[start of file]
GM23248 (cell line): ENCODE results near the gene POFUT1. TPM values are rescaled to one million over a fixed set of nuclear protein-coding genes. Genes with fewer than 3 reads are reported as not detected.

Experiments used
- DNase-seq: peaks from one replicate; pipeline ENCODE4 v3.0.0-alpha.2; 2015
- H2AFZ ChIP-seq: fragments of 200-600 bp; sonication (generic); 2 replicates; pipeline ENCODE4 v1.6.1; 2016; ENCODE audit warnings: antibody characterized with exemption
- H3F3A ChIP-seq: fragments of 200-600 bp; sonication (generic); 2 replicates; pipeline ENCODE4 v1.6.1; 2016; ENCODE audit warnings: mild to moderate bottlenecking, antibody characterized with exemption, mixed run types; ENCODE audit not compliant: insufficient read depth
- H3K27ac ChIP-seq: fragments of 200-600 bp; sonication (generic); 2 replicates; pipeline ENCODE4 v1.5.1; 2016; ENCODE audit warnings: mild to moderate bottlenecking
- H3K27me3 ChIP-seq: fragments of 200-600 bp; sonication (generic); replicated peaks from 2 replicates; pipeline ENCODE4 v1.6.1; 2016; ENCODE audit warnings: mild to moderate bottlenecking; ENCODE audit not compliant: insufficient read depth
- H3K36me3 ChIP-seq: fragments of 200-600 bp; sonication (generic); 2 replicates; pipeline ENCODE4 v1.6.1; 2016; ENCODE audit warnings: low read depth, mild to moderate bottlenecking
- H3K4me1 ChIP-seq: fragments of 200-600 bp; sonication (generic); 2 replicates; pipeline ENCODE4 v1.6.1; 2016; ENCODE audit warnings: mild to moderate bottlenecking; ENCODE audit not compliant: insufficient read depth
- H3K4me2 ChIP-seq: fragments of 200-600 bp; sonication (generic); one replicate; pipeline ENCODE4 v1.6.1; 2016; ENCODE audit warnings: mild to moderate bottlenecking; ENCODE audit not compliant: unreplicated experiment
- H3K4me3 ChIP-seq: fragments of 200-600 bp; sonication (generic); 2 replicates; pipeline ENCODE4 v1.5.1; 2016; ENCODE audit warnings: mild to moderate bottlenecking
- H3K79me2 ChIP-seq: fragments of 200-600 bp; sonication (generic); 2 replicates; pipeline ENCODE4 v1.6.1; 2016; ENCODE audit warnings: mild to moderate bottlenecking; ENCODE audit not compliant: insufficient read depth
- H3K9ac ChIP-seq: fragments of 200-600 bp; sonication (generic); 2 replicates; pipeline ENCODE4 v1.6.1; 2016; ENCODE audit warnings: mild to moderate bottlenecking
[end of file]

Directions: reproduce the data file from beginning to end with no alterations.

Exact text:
GM23248 (cell line): ENCODE results near the gene POFUT1. TPM values are rescaled to one million over a fixed set of nuclear protein-coding genes. Genes with fewer than 3 reads are reported as not detected.

Experiments used
- DNase-seq: peaks from one replicate; pipeline ENCODE4 v3.0.0-alpha.2; 2015
- H2AFZ ChIP-seq: fragments of 200-600 bp; sonication (generic); 2 replicates; pipeline ENCODE4 v1.6.1; 2016; ENCODE audit warnings: antibody characterized with exemption
- H3F3A ChIP-seq: fragments of 200-600 bp; sonication (generic); 2 replicates; pipeline ENCODE4 v1.6.1; 2016; ENCODE audit warnings: mild to moderate bottlenecking, antibody characterized with exemption, mixed run types; ENCODE audit not compliant: insufficient read depth
- H3K27ac ChIP-seq: fragments of 200-600 bp; sonication (generic); 2 replicates; pipeline ENCODE4 v1.5.1; 2016; ENCODE audit warnings: mild to moderate bottlenecking
- H3K27me3 ChIP-seq: fragments of 200-600 bp; sonication (generic); replicated peaks from 2 replicates; pipeline ENCODE4 v1.6.1; 2016; ENCODE audit warnings: mild to moderate bottlenecking; ENCODE audit not compliant: insufficient read depth
- H3K36me3 ChIP-seq: fragments of 200-600 bp; sonication (generic); 2 replicates; pipeline ENCODE4 v1.6.1; 2016; ENCODE audit warnings: low read depth, mild to moderate bottlenecking
- H3K4me1 ChIP-seq: fragments of 200-600 bp; sonication (generic); 2 replicates; pipeline ENCODE4 v1.6.1; 2016; ENCODE audit warnings: mild to moderate bottlenecking; ENCODE audit not compliant: insufficient read depth
- H3K4me2 ChIP-seq: fragments of 200-600 bp; sonication (generic); one replicate; pipeline ENCODE4 v1.6.1; 2016; ENCODE audit warnings: mild to moderate bottlenecking; ENCODE audit not compliant: unreplicated experiment
- H3K4me3 ChIP-seq: fragments of 200-600 bp; sonication (generic); 2 replicates; pipeline ENCODE4 v1.5.1; 2016; ENCODE audit warnings: mild to moderate bottlenecking
- H3K79me2 ChIP-seq: fragments of 200-600 bp; sonication (generic); 2 replicates; pipeline ENCODE4 v1.6.1; 2016; ENCODE audit warnings: mild to moderate bottlenecking; ENCODE audit not compliant: insufficient read depth
- H3K9ac ChIP-seq: fragments of 200-600 bp; sonication (generic); 2 replicates; pipeline ENCODE4 v1.6.1; 2016; ENCODE audit warnings: mild to moderate bottlenecking